Star clusters are self-gravitating groups of stars. They are spherical because there are not enough interactions to average out the angular momentums of the individual stars, which is what you need to do to form a disk. The distance between stars is large compared to the size of the stars. At the center, the stellar density may get high enough to create a massive object at the center and a disk of destroyed stars around it, but the cluster will still be mostly spherical. Indeed, most clusters don't have enough mass to really remain together, and will, over time, diffuse away.

    Dr. Eric Christian

  20. Star Rotation

    My neighbor says that the stars do not rotate. I think that they do because the Earth is rotating through the solar system as well as the rest of the planets. I also think that Kepler's law is applicable and Newton's laws too. So, do the stars rotate, and in what direction do they rotate?

    Yes, stars rotate. Conservation of angular momentum says that any spinning of the dust cloud that formed the solar system will remain, and since most of the matter in the solar system is in the Sun, the Sun will be spinning. It will even be spinning faster than the original dust cloud for the same reason that a skater spins faster by bringing in his/her arms. The lower the "moment of inertia", the faster the spin rate.

    The Sun rotates about every 25 days at the equator and about every 36 days near the poles; it is more like a fluid than a solid body, so unlike the Earth, it doesn't have to have the same period. You can (taking the proper eye precautions), see the sunspots move across the face of the Sun. As for the direction, the Sun is spinning in the same direction as the planets are revolving about the Sun, the same direction the original cloud was spinning. There will be some tendency for all stars in the Milky Way to spin in the direction the Milky Way is revolving, but on an individual basis, the stars will rotate in somewhat random directions.

    Dr. Eric Christian

  21. Distance to Some Stars

    I have an assignment to get the name of a star and its distance in light years from Earth. I have been searching the web for over an hour and have found nothing pertaining to this. Then I can across your web page. If you could e-mail me back with a star name and it's distance to Earth I would be grateful.

    There are a number of Star Catalogs on the world wide web, but most of them are meant for scientists and are in much more detail than you need. The closest star to the Sun, Alpha Centauri, is 4.27 light years away. The brightest star, Sirius, is 8.64 light years away.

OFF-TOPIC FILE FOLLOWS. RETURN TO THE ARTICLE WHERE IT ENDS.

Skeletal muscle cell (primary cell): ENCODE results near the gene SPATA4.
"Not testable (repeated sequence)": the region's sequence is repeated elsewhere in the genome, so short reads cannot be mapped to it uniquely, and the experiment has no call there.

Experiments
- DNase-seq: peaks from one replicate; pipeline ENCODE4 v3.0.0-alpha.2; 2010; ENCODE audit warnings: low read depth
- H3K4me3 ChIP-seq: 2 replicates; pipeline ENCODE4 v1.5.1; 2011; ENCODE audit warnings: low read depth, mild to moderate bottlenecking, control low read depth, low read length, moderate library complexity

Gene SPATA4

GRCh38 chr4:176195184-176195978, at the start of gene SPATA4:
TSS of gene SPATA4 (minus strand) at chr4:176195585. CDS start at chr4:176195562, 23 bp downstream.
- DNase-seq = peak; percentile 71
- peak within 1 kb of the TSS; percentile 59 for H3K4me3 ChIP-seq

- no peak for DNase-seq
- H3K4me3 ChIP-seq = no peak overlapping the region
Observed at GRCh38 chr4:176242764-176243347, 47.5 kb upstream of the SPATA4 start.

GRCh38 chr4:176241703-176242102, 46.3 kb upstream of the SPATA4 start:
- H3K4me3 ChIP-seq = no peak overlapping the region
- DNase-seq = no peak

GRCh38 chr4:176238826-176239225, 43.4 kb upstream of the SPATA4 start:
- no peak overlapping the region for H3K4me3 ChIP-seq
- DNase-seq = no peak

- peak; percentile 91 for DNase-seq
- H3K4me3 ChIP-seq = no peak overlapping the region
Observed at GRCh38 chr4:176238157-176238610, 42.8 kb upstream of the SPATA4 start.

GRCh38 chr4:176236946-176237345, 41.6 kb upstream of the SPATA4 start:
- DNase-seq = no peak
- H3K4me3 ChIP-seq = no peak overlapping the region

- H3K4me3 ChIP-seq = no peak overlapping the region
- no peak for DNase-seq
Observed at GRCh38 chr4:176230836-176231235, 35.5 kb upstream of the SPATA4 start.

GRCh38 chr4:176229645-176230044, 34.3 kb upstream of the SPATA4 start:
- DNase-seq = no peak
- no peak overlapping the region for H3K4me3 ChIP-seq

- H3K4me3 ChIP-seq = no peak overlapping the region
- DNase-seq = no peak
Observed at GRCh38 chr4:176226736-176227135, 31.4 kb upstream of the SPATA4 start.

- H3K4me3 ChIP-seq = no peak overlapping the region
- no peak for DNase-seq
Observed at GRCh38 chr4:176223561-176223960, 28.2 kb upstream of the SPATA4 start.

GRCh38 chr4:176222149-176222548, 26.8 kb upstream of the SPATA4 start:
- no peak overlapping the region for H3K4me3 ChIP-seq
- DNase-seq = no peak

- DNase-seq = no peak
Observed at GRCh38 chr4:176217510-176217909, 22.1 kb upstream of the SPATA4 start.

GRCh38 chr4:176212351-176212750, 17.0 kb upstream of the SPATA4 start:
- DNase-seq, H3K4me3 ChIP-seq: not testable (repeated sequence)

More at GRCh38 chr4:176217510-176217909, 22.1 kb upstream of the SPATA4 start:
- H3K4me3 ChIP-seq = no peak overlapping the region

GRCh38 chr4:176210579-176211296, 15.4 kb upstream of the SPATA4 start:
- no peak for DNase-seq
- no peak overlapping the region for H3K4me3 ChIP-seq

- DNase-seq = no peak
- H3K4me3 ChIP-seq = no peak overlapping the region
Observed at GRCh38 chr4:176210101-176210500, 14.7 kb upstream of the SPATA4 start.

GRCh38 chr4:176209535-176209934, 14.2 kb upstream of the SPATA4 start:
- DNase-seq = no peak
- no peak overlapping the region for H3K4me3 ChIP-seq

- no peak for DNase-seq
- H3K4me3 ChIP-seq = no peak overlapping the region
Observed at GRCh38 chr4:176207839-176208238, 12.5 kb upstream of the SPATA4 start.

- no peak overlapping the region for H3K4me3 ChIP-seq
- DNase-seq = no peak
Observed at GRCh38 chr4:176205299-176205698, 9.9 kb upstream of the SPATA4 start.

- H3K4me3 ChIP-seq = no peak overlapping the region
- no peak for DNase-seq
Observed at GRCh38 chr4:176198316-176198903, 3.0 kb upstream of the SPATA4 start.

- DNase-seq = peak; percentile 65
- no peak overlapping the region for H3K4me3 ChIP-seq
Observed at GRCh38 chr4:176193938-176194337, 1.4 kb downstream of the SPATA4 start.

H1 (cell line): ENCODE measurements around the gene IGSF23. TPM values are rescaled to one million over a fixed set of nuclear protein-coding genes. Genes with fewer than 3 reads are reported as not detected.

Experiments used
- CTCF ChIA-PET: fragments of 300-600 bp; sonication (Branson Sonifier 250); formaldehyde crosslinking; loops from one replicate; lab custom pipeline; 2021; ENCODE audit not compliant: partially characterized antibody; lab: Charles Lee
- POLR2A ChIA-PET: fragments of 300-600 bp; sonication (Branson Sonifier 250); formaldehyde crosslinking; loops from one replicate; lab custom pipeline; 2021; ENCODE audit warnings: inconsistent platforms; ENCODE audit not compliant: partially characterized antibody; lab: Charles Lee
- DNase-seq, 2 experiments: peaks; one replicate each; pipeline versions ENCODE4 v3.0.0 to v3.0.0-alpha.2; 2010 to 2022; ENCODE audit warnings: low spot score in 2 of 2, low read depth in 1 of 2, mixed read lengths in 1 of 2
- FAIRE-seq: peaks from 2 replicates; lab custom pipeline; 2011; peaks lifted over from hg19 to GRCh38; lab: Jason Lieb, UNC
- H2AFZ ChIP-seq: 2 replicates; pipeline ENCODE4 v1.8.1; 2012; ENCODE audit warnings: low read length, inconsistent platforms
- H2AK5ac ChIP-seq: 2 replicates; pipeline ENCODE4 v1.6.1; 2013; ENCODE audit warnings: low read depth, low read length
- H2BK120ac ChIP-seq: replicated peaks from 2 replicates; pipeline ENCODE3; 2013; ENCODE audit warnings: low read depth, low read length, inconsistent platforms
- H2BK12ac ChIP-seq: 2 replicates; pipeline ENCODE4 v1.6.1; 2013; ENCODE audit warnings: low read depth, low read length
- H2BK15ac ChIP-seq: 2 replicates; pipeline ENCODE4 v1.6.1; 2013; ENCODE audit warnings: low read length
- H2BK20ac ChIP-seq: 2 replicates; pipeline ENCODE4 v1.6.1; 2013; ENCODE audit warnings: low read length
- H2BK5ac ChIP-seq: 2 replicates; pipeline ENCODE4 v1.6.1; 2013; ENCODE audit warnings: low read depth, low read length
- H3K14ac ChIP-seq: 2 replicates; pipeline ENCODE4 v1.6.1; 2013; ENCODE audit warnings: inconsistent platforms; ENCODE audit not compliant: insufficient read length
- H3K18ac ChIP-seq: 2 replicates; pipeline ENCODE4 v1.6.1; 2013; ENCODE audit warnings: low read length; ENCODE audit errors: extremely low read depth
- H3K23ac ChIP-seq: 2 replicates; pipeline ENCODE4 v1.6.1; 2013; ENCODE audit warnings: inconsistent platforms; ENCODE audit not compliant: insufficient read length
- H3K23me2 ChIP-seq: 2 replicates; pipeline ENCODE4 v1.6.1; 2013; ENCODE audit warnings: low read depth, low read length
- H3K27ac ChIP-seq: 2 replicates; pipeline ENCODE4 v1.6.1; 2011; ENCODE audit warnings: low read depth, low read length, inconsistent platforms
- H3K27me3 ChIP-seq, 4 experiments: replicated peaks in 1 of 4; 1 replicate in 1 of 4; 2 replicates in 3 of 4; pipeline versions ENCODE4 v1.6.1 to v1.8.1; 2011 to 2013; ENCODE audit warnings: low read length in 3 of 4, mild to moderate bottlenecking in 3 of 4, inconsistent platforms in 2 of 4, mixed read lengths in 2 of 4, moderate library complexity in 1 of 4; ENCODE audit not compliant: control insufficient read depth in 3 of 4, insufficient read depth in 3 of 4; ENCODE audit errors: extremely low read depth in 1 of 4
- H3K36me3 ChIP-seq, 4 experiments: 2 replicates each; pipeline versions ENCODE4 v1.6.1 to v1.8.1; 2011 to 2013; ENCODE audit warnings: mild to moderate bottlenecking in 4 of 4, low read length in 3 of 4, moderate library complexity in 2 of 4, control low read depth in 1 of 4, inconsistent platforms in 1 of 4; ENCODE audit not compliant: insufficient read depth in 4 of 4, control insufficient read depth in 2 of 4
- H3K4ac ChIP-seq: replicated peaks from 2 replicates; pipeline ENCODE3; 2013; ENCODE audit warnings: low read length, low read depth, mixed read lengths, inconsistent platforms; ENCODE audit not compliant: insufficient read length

Dr. Eric Christian

  22. Measuring Star Distances by Parallax Method

    Why does the parallax method of measuring star distances require observations of a star made 6 months apart?

    The parallax method of measuring star distances doesn't "require" observations of a star made 6 months apart, but observations made 6 months apart are best. This is because you want to make parallax measurements from two points that are as far apart as possible. Six months after your first observations, the Earth is on the other side of the Sun, 186 million miles away from where you started. This is the longest "baseline" you can get from the Earth.

    Dr. Eric Christian

  23. How Can We See Stars When They Are So Far Away?

    How can we see stars when they are light years away, sometimes thousands and millions of light years away?

    It does seem a bit unbelievable, but the important thing to remember is that stars give off a LOT of light. So, even though the closest star is 66,000 times farther from us than the Sun, and the amount of light that reaches us is (66,000 * 66,000) times fainter than the Sun, it is still enough to see. It is also 66,000 times smaller, and so looks just like a point. It is possible to measure the light coming from the Sun and the stars, and it really is all consistent.

    Dr. Eric Christian
    (March 2000)

  24. Star Catalog?

    Is there a star in our galaxy named "Tulare" or a name similar to this? Is there a web site that lists all of the stars and what constellations they are in?

    I can find no star named "Tulare". There is a Tulare, California, however. I also don't know of a web site that lists stellar names. My suggestion is that you get a basic amateur astronomer's book, such as the Peterson's Guide to Stars and Planets.

    Dr. Eric Christian

  25. Star Names for Sale?

    I have heard for a fee that you can "purchase" a star and have it named after a loved one or given as a gift to a friend. Who can I contact to do this?

    There are a few commercial companies that pretend to name stars after people for a fee. These names are only valid in their records and your own mind. These companies have no relationship with the International Astronomical Union (IAU) which does name stars, comets, asteroids, etc. Stars typically have historic names or catalog names, and are not named after people. For more information on how stars are named, visit the IAU's "Buying Star Names" web page.

    Dr. Eric Christian and Beth Barbier